If you like beer, and like it in large quantities, this might be a familiar scenario: You sit down at the bar, get a beer and drink it.You drink another one. Maybe a third.
Things have gone well up to this point, but now you have to pee. So you go. Once you return to your seat and keep drinking, though, it feels like you’ve crossed a point of no return, and you have to pee again and again.
You’ve “broken the seal.” After that initial pee, you seem to have to run to the bathroom every 15 to 20 minutes for the rest of the night, and the urine just won’t stop flowing. What’s going on?
Part of what makes you pee so much while boozing is that alcohol inhibits arginine vasopressin, also known as antidiuretic hormone or ADH. ADH is made in the part of the brain called the hypothalamus, and then stored and released from the pituitary gland at the base of the brain. Its job is to conserve water in the body by reducing its loss in urine. It binds to receptors on the kidneys and promotes water reabsorption, a decrease in the volume of urine sent to the bladder, and excretion of more concentrated urine.
Alcohol throws a wrench into the works, though, and blocks certain nerve channels that help get ADH secreting out into your system. Without ADH carrying on about conserving water, the kidneys don’t reabsorb water as easily and excess water winds up getting dumped into urine to leave the body. With alcohol keeping ADH from doing its job, you produce a lot more water-diluted urine, which fills the bladder quickly and makes you have to pee more often.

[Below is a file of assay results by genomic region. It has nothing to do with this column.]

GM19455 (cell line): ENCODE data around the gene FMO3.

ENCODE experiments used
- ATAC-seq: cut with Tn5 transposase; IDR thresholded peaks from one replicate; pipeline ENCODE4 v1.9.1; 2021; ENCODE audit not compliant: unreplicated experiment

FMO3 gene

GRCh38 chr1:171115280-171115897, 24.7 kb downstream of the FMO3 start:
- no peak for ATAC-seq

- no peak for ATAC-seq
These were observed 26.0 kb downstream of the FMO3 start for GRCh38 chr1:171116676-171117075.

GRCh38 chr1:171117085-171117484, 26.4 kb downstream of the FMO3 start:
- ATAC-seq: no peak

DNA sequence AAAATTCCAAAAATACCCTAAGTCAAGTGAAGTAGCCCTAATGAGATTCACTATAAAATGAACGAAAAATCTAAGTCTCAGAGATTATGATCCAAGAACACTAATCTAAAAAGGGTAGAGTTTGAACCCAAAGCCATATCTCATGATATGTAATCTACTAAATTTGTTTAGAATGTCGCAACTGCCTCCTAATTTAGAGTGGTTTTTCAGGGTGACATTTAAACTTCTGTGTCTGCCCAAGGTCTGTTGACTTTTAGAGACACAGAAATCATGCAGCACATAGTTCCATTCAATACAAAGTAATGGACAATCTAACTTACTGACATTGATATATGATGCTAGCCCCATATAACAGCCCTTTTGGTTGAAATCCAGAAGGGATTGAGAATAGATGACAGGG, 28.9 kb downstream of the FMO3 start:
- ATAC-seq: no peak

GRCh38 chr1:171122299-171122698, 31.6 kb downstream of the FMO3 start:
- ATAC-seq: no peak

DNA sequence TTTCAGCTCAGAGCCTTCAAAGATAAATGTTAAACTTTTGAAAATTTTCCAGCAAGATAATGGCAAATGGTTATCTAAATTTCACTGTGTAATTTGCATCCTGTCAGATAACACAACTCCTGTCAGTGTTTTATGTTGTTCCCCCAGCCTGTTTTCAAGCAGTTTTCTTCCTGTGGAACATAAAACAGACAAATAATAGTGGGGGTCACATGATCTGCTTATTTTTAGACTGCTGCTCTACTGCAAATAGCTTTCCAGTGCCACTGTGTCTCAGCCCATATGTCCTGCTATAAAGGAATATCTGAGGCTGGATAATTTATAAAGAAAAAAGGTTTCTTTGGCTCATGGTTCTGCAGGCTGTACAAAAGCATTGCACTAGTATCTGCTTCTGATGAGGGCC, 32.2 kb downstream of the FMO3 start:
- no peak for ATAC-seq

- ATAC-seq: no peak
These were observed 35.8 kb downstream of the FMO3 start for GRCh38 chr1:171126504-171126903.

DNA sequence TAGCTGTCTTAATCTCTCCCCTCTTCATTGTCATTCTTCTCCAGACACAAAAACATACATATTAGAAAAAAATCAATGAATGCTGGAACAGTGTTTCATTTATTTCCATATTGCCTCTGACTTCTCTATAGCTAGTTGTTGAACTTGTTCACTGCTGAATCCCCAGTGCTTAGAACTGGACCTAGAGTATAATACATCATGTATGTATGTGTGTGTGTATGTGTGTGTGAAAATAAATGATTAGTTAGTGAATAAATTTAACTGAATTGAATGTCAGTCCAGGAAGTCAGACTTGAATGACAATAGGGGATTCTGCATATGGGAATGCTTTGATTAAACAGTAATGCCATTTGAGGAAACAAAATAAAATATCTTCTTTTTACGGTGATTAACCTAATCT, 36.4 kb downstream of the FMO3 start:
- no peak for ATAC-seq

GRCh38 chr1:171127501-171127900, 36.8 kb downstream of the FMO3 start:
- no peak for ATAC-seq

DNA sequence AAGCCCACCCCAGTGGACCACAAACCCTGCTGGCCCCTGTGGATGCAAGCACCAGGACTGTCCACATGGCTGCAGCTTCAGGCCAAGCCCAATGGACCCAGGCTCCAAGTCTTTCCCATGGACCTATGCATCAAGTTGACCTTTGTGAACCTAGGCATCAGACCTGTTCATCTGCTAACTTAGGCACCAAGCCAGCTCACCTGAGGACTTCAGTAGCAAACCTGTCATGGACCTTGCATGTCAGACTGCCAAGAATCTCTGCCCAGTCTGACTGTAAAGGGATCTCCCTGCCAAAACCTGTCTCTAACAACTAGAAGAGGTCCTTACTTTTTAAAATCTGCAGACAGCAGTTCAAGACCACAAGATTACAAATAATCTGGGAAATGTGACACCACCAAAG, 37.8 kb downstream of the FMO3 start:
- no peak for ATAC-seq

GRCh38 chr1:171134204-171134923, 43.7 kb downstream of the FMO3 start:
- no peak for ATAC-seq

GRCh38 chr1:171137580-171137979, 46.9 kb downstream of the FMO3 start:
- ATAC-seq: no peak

So, there’s really no seal to break, no dam to crack open. If anything, the damage was done when you took your first drink and started suppressing your ADH, not when you took your first pee.
But how come you can hold your pee just fine until that first bathroom break, and then it seems you have to go constantly?
First, it takes a little bit of time for alcohol to suppress ADH and for the kidneys to ramp up the water works. When you crack open your first beer, you may have some urine in your bladder already, but also some ADH in your system to keep things from getting out of hand. As you continue to drink, though, your ADH levels drop and your urine production increases. By the time your bladder has filled and you’re ready to go to the john, you’ve probably had a few more drinks. Your ADH is more suppressed and your kidneys are working at full tilt, so you’re going to have to go more often.
Additionally, alcoholic beverages can be a bladder irritant for many people and the carbonation of drinks like beer and champagne can cause gas and pressure that contribute to that irritation. As your bladder fills up again after the initial pee, all that irritation can create a very strong urge to pee some more and make your bladder feel fuller than it really is, sending you running to the bathroom over and over again throughout the night.
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